Corporate India and public sector units are doing their bit in the relief efforts in the tsunami-ravaged areas. Not just in donations, but also in kind.
While several companies and banks are donating cash, airlines are operating special flights to evacuate people and transport relief material. The Life Insurance Corporation is making insurance claims a simpler process.
The National Bank for Agriculture and Rural Development has announced a financial package to refinance loans made by banks for relief work.
HUDCO has floated a special loan scheme for reconstruction of property at a discounted rate of 6.5 per cent as against the normal rate of 7.5 per cent.
Among banks, the State Bank of India has donated Rs 10 crore, followed by the Bank of Baroda Rs 5 crore, Punjab National Bank Rs 5 crore and Bank of India Rs 2 crore, Union Bank of India Rs 2 crore. Deutsche Bank has taken the lead among the foreign banks by donating Rs 25 lakh.
The Madhya Pradesh government has sanctioned Rs 2 crore and ITC Rs 3 crore, Infosys Rs 5 crore. SCI has announced a donation of Rs 5 crore, while Bajaj Auto has given Rs 2 crore and LG Electronics Rs 35 lakh. Grand Hyatt has decided to donate a part of room rentals.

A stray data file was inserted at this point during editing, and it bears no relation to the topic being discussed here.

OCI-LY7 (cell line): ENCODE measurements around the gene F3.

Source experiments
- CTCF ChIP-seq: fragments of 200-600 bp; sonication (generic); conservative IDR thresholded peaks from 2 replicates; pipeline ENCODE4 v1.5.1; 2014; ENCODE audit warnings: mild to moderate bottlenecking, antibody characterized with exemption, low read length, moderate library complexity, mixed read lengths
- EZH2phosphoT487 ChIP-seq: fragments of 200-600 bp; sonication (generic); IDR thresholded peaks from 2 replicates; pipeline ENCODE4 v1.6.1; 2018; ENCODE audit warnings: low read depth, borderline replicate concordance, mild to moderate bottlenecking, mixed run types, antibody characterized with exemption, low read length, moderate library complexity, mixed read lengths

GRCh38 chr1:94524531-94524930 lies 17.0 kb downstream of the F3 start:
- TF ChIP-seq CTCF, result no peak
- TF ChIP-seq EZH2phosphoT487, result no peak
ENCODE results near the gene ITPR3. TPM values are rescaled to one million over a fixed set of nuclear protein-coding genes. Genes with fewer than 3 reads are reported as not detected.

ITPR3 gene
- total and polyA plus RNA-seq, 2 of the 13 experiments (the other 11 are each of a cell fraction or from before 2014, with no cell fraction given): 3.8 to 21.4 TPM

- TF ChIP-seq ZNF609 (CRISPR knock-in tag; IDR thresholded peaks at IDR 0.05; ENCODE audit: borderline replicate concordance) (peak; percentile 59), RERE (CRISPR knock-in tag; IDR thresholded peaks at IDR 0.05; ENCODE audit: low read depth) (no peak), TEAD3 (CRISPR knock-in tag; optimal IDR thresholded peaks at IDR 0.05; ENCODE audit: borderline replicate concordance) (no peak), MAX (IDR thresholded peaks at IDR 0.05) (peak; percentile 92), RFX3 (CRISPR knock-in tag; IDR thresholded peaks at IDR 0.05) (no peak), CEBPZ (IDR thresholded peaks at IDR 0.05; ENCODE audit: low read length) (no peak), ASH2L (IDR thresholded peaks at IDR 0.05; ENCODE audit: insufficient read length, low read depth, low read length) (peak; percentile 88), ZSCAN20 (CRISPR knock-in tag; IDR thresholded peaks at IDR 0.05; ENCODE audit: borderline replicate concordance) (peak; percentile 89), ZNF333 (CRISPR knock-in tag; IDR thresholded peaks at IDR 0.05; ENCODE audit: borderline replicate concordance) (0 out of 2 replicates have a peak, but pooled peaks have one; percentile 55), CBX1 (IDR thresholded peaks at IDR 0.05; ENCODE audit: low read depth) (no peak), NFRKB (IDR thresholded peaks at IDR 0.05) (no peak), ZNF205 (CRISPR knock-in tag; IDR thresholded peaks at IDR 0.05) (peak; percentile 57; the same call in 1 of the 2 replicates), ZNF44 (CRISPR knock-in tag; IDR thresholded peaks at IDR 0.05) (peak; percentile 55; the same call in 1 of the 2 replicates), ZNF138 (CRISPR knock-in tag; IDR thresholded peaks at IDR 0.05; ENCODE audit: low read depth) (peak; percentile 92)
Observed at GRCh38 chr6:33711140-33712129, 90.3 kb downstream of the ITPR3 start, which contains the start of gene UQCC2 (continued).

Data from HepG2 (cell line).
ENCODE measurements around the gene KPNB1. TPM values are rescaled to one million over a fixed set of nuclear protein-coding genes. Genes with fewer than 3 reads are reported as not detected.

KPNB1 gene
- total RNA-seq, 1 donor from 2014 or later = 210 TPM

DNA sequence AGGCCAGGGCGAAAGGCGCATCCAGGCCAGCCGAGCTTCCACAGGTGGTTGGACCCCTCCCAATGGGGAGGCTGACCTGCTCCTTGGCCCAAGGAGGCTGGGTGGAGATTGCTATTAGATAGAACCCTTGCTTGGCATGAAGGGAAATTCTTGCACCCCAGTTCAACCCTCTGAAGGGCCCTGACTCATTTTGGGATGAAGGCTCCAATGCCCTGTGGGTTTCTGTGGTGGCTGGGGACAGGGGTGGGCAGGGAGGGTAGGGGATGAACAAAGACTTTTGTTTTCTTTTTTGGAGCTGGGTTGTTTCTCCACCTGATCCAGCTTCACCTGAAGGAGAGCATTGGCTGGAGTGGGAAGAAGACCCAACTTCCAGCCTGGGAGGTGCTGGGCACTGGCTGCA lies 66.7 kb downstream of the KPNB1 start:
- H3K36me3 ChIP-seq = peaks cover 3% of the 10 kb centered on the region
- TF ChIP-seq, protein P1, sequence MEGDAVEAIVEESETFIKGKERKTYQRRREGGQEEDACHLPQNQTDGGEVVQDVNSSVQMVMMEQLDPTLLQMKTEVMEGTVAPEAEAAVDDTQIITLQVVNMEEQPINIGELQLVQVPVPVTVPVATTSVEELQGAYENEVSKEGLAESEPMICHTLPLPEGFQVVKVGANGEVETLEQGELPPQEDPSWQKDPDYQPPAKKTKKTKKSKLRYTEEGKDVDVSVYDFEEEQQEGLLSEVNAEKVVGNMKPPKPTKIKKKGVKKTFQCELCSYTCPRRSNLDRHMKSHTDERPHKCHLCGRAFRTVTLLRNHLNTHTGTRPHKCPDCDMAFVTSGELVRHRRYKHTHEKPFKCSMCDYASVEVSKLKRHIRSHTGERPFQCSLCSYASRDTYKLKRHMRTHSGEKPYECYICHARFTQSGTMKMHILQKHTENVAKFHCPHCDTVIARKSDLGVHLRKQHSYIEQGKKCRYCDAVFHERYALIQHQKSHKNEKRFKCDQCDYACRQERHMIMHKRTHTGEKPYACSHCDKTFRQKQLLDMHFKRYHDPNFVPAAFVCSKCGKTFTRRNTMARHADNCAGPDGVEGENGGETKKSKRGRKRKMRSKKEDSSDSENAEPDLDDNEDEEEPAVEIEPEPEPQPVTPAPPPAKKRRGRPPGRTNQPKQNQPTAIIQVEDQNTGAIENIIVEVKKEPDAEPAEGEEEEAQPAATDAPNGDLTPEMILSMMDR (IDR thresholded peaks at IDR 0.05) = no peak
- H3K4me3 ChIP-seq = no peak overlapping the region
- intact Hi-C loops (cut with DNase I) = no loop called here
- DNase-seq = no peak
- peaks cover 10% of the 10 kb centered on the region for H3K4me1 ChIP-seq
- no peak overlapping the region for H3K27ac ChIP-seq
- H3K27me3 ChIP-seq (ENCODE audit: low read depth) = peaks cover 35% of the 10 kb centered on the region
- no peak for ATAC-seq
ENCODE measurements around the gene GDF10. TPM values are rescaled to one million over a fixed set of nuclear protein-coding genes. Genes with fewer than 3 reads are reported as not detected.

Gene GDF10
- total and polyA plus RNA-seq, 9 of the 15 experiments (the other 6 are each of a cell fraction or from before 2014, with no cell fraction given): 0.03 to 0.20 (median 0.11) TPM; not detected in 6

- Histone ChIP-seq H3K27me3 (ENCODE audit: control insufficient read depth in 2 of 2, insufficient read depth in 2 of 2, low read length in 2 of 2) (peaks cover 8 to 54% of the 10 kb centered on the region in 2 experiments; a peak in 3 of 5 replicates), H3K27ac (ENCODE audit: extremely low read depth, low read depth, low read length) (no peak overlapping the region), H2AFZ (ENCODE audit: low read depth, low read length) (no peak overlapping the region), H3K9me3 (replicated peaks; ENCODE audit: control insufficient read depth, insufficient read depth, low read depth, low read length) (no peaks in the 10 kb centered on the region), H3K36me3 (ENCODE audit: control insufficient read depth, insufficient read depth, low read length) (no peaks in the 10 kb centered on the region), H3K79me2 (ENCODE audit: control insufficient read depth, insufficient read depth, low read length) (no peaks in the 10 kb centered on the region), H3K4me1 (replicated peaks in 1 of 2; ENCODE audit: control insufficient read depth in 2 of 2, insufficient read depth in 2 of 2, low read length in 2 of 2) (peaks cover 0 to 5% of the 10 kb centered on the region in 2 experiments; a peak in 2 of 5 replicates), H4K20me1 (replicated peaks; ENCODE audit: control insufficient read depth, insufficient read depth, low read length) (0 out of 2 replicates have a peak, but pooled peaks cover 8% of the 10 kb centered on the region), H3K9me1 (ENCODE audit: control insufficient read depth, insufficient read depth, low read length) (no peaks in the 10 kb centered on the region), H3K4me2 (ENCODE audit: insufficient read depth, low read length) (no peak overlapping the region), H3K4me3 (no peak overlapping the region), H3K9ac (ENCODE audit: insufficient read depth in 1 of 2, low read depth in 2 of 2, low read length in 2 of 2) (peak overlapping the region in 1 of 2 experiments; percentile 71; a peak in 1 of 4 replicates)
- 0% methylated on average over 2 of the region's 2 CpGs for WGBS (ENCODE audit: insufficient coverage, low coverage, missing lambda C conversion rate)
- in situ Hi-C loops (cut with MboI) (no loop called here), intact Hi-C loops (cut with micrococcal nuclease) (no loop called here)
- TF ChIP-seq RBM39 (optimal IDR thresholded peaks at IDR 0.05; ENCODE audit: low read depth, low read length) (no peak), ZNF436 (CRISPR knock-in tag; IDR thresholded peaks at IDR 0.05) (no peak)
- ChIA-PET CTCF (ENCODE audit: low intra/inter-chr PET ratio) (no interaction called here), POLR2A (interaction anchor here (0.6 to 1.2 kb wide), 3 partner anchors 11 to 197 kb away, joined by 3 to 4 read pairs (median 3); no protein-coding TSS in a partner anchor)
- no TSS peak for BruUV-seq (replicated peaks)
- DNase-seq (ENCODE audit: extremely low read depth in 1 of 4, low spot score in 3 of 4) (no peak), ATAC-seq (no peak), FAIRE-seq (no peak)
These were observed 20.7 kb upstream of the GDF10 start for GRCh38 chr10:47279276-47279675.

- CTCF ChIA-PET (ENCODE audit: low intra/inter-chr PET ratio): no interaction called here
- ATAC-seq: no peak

ICICI Bank will donate Rs 5 crore for disaster relief, while Godrej has pledged Rs 88 lakh.
The Tata group is sending relief teams from the Tata relief committee to the tsunami-affected areas to assess the damage and roll out relief measures.
Coca-Cola, in association with the Indian Red Cross Society, has made a provision of Kinley mineral water in AP (20,000 bottles), Tamil Nadu (40,000 bottles), Kerala (18,000 bottles) and Andamans ( 12,000 bottles).
The cola firm has also made a provision of 40,000 food packets, biscuits and bread in the relief camps across Andhra Pradesh and Tamil Nadu; provision of clothes and bedding for the needy in relief camps in Tamil Nadu and Andhra Pradesh.
Airlines like Air-India, Indian Airlines, Jet Airways and the national carrier of UAE, Etihad Airways are offering to carry relief material to the affected people. They are also lining up to operate special flights to evacuate people from the Andaman & Nicobar Islands.
Individual employees are pitching in as well. The employees of Life Insurance Corporation, Air India, Punjab National Bank, Nabard, Bank of Baroda and BPL Mobile among others are donating one-day's salary to the victims of natural calamity.
Insurance giant, LIC will waive all investigations into death claims arising in the tsunami-stricken areas. It has also waived interest payment on delayed payment of premium for the next three months and will reduce the delayed interest payment for the following three months by 50 per cent.
LIC issued a circular to all its offices stating that proof of death could be any certificate issued by a government official, and has also empowered some agents to issue death certificates. LIC has also waived the need for any legal title in the event that a nomination has not been made.
The apex banking association, the Indian Banks' Association has asked all banks to accept donations from members of the public, institutions, trusts, corporates, etc. to the Prime Minister's Relief Fund.
The branches of banks will remit the proceeds to the fund free of charge. Contributions will be acknowledged by the receiving banks pending issue of formal receipts by the Prime Minister's office.